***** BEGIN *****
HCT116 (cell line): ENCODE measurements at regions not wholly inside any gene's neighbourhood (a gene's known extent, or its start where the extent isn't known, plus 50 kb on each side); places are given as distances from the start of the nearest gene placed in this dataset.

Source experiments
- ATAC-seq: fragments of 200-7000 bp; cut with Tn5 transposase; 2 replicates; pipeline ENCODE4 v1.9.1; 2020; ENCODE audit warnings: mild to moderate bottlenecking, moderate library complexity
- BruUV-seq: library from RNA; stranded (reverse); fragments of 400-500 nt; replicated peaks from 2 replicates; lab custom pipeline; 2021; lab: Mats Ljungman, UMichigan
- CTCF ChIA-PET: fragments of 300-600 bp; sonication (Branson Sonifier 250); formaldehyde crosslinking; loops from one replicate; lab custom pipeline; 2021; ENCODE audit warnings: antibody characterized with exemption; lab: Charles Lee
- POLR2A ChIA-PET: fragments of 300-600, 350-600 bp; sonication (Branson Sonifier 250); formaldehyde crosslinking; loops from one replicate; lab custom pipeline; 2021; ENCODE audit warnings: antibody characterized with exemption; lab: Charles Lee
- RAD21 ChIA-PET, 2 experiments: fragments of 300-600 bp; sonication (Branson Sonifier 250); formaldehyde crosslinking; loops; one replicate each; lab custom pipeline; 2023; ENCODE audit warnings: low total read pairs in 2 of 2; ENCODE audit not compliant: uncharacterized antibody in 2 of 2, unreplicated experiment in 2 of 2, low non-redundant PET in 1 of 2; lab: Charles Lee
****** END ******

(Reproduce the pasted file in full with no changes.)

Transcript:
HCT116 (cell line): ENCODE measurements at regions not wholly inside any gene's neighbourhood (a gene's known extent, or its start where the extent isn't known, plus 50 kb on each side); places are given as distances from the start of the nearest gene placed in this dataset.

Source experiments
- ATAC-seq: fragments of 200-7000 bp; cut with Tn5 transposase; 2 replicates; pipeline ENCODE4 v1.9.1; 2020; ENCODE audit warnings: mild to moderate bottlenecking, moderate library complexity
- BruUV-seq: library from RNA; stranded (reverse); fragments of 400-500 nt; replicated peaks from 2 replicates; lab custom pipeline; 2021; lab: Mats Ljungman, UMichigan
- CTCF ChIA-PET: fragments of 300-600 bp; sonication (Branson Sonifier 250); formaldehyde crosslinking; loops from one replicate; lab custom pipeline; 2021; ENCODE audit warnings: antibody characterized with exemption; lab: Charles Lee
- POLR2A ChIA-PET: fragments of 300-600, 350-600 bp; sonication (Branson Sonifier 250); formaldehyde crosslinking; loops from one replicate; lab custom pipeline; 2021; ENCODE audit warnings: antibody characterized with exemption; lab: Charles Lee
- RAD21 ChIA-PET, 2 experiments: fragments of 300-600 bp; sonication (Branson Sonifier 250); formaldehyde crosslinking; loops; one replicate each; lab custom pipeline; 2023; ENCODE audit warnings: low total read pairs in 2 of 2; ENCODE audit not compliant: uncharacterized antibody in 2 of 2, unreplicated experiment in 2 of 2, low non-redundant PET in 1 of 2; lab: Charles Lee